PEREZ-NAVARRO Maria Angeles
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How citizen science could improve Species Distribution Models and their independent assessment
Citizen science contributes to SDM validationRecommended by Francisco Lloret based on reviews by Maria Angeles Perez-Navarro and 1 anonymous reviewer
Citizen science is becoming an important piece for the acquisition of scientific knowledge in the fields of natural sciences, and particularly in the inventory and monitoring of biodiversity (McKinley et al. 2017). The information generated with the collaboration of citizens has an evident importance in conservation, by providing information on the state of populations and habitats, helping in mitigation and restoration actions, and very importantly contributing to involve society in conservation (Brown and Williams 2019).
An obvious advantage of these initiatives is the ability to mobilize human resources on a large territorial scale and in the medium term, which would otherwise be difficult to finance. The resulting increasing information then can be processed with advanced computational techniques (Hochachka et al 2012; Kelling et al. 2015), thus improving our interpretation of the distribution of species. Specifically, the ability to obtain information on a large territorial scale can be integrated into studies based on Species Distribution Models SDMs. One of the common problems with SDMs is that they often work from species occurrences that have been opportunistically recorded, either by professionals or amateurs. A great challenge for data obtained from non-professional citizens, however, remains to ensure its standardization and quality (Kosmala et al. 2016). This requires a clear and effective design, solid volunteer training, and a high level of coordination that turns out to be complex (Brown and Williams 2019). Finally, it is essential to perform a quality validation following scientifically recognized standards, since they are often conditioned by errors and biases in obtaining information (Bird et al. 2014). There are two basic approaches to obtain the necessary data for this validation: getting it from an external source (external validation), or allocating a part of the database itself (internal validation or cross-validation) to this function.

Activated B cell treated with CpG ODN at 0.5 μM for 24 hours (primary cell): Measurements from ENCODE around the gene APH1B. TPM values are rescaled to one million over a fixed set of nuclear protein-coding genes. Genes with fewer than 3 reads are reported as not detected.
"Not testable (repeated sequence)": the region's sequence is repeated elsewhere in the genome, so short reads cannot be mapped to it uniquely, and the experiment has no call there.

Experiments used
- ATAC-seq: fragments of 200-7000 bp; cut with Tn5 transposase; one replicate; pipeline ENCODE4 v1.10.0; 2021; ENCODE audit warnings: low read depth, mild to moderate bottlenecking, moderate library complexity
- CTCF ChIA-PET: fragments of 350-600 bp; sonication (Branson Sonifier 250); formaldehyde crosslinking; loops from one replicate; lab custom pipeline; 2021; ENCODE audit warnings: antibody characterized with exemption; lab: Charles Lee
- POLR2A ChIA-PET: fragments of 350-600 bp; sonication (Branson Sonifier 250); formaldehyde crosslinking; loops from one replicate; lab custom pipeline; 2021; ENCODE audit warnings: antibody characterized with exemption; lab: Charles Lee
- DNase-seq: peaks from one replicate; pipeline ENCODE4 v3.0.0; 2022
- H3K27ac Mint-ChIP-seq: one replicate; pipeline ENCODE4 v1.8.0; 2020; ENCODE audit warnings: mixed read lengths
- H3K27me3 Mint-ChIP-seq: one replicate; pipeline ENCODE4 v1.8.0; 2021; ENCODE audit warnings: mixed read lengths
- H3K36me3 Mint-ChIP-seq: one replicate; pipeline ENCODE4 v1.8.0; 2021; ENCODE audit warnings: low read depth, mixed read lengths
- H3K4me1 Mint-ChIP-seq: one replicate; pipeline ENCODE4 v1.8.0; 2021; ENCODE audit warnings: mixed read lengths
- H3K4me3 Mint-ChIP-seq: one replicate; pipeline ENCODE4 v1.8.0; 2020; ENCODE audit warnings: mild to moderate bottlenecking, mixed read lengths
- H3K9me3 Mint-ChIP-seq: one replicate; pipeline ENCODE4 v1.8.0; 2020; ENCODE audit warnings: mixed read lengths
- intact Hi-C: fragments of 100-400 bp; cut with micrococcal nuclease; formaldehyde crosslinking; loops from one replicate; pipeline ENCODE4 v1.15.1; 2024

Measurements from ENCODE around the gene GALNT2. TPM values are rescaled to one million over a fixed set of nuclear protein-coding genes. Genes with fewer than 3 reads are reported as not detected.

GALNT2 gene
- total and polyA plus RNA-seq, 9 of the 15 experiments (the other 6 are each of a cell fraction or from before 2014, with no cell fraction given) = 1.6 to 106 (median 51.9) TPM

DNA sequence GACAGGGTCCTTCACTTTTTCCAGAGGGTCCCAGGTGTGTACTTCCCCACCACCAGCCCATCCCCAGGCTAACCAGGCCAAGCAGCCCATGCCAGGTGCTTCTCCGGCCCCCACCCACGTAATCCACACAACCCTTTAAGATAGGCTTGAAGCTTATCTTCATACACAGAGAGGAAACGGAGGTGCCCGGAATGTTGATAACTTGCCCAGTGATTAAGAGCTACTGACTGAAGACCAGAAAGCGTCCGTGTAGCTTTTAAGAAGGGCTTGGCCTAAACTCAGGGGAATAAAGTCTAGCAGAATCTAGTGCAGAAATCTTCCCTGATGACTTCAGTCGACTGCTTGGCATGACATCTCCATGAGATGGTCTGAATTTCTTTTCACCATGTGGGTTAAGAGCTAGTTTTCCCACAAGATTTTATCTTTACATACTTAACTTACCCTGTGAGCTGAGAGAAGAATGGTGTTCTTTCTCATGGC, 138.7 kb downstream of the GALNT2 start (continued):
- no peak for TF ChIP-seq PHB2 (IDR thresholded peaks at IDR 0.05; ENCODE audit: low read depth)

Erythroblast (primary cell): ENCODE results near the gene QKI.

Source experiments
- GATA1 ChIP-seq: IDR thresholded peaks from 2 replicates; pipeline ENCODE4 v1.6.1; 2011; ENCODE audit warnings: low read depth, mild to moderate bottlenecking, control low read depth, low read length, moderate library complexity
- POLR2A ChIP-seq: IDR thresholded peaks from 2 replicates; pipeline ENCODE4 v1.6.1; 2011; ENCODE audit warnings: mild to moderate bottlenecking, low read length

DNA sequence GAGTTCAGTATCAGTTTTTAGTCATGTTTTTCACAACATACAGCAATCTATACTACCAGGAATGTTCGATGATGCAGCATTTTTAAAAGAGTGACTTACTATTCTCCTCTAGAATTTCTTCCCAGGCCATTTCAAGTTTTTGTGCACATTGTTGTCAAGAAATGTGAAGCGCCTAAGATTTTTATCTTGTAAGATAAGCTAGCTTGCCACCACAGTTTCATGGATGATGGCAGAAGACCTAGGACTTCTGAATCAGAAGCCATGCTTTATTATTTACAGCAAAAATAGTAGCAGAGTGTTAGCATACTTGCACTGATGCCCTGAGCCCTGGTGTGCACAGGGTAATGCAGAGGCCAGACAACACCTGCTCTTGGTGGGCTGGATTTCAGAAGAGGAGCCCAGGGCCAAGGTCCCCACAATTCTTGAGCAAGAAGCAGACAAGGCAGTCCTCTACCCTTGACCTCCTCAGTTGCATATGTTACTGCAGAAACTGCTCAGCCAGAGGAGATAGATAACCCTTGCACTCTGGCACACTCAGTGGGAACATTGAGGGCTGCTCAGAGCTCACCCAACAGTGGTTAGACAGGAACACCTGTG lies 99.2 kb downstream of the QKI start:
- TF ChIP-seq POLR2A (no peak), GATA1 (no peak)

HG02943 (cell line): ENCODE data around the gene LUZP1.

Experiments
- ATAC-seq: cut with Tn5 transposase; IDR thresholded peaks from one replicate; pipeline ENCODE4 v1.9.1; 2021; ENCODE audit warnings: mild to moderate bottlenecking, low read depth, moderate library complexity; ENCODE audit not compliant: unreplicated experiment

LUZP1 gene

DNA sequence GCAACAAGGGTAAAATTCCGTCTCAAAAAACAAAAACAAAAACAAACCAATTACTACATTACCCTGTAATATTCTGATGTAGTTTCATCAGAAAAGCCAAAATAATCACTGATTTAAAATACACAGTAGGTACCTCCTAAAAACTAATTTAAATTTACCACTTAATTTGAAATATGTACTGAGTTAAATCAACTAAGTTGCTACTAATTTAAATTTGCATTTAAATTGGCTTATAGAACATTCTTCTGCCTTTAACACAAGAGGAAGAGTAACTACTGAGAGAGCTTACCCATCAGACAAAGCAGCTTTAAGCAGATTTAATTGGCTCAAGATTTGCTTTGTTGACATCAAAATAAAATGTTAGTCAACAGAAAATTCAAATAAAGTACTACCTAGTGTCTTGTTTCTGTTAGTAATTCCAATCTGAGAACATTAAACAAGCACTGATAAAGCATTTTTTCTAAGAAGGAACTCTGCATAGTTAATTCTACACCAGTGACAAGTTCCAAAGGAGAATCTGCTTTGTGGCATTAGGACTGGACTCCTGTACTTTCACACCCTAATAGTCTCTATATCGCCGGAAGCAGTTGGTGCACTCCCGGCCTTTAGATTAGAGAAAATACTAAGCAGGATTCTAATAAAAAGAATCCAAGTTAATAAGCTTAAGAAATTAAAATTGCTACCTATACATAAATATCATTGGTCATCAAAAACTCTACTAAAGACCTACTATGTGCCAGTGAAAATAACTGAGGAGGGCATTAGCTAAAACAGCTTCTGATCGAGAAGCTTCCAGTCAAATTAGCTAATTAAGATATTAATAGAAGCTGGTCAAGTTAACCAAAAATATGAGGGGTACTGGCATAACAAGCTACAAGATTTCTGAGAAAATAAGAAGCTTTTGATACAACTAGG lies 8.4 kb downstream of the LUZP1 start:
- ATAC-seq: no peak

Matutini et al. (2020) in his work 'How citizen science could improve Species Distribution Models and their independent assessment' shows a novel application of the data generated by a citizen science initiative ('Un Dragon dans mon Jardin') by providing an external source for the validation of SDMs, as a tool to construct habitat suitability maps for nine species of amphibians in western France. Importantly, 'Un Dragon dans mon Jardin' contains standardized presence-absence data, the approximation recognized as the most robust (Guisan, et al. 2017). The SDMs to be validated, in turn, were based on opportunistic information obtained by citizens and professionals. The result shows the usefulness of this external data source by minimizing the overestimation of model accuracy that is obtained with cross-validation with the internal evaluation dataset. It also shows the importance of properly filtering the information obtained by citizens by determining the threshold of sampling effort.
The destiny of citizen science is to be integrated into the complex world of science. Supported by the increasing level of the formation of society, it is becoming a fundamental piece in the scientific system dedicated to the study of biodiversity and its conservation. After funding for scientists specialized in the recognition of biodiversity has been cut back, we are seeing a transformation of the activity of these scientists towards the design, coordination, training and verification of programs for the acquisition of field information obtained by citizens. A main goal is that a substantial part of this information will eventually get integrated into the scientific system, and rigorous verification process a fundamental element for such purpose, as shown by Matutini et al. (2020) work.
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